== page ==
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One of the most important priorities of the Campaign for Boston University is to increase scholarship support for BU students. Nearly 300 endowed scholarships have been created in the course of the campaign—many in memory of family members, former professors, spouses, life partners, and others who changed the lives of those around them. Those established within the last year include the Benjamin F. Lambert Scholarship, which will support undergraduates, and the Alexis Gavras Graduate Scholarship, which will support graduate students.
The Benjamin F. Lambert Scholarship in the College of Arts & Sciences was established this spring by Raymond L. Baubles Jr. in memory of Benjamin F. Lambert (CAS’55). The scholarship will be awarded based on financial need to undergraduate students majoring in chemistry or the natural sciences. Preference will be given to students who have overcome a personal challenge, are from a historically underrepresented student group, are the first generation in their family to attend college, or are socioeconomically disadvantaged.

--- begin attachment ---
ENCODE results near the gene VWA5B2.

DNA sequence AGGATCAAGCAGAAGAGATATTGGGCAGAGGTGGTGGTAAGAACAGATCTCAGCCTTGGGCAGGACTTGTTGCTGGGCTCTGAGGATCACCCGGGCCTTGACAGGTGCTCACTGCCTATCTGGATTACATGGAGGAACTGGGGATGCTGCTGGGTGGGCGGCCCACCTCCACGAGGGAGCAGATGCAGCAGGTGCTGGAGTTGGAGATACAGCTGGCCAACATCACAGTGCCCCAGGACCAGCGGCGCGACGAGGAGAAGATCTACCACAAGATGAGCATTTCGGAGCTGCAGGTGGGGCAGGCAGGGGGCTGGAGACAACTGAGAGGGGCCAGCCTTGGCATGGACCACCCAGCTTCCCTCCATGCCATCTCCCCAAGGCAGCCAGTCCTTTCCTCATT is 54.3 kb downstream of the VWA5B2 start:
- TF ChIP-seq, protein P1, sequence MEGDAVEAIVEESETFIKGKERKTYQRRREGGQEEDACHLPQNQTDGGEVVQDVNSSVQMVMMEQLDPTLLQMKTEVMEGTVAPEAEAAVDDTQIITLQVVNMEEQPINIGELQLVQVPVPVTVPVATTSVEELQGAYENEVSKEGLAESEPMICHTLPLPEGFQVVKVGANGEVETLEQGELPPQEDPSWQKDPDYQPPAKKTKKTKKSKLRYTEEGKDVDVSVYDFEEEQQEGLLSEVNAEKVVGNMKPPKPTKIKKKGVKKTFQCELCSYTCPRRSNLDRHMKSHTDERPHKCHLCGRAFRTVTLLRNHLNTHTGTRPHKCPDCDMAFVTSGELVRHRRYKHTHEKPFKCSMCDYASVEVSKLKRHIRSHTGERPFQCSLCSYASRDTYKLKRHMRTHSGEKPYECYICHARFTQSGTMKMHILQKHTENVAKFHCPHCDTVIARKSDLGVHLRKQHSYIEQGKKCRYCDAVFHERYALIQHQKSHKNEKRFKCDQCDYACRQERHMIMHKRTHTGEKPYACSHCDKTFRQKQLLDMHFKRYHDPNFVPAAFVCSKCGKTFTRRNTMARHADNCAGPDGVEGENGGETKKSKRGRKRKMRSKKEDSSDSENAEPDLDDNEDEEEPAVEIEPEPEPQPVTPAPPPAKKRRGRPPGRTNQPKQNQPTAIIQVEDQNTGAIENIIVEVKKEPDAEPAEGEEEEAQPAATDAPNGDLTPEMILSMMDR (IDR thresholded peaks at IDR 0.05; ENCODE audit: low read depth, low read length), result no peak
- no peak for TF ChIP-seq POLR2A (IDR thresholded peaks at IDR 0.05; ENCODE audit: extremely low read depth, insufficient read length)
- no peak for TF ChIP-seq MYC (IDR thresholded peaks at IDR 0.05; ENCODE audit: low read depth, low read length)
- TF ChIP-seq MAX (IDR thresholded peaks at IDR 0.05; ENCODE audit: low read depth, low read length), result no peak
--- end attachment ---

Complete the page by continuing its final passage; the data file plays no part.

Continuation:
In a recent conversation, Baubles talked about his longtime partner, Ben Lambert, and why this gift—with its stated preferences—seemed like a fitting tribute to him. Lambert died in April 2016 at age 83. “The first thing you need to understand,” Baubles notes, “is that Ben grew up in Lowell, Mass., an African American, one of six kids raised by a widowed mom. Although the Lamberts didn’t feel poor, they certainly weren’t privileged.”
Despite that lack of privilege, Lambert enrolled at BU in the fall of 1951 as a day student, commuting from Lowell every day. His outstanding work in chemistry as a freshman earned him the prestigious Augustus Howe Buck Scholarship, which—beginning in his sophomore year—covered his full tuition and provided a stipend, and helped him continue his studies and enjoy the full spectrum of college life, including chorus, glee club, the student-faculty assembly, and Scarlet Key.
After graduating from BU, Lambert earned a master’s in chemistry from Brandeis University, and then went to work for several pharmaceutical companies. “Eventually,” Baubles says, “Ben decided he wanted to get into patent law. So he earned his law degree at Seton Hall, and then moved into the legal department at Johnson & Johnson. I’m pretty sure he was the first black patent attorney in their legal department.”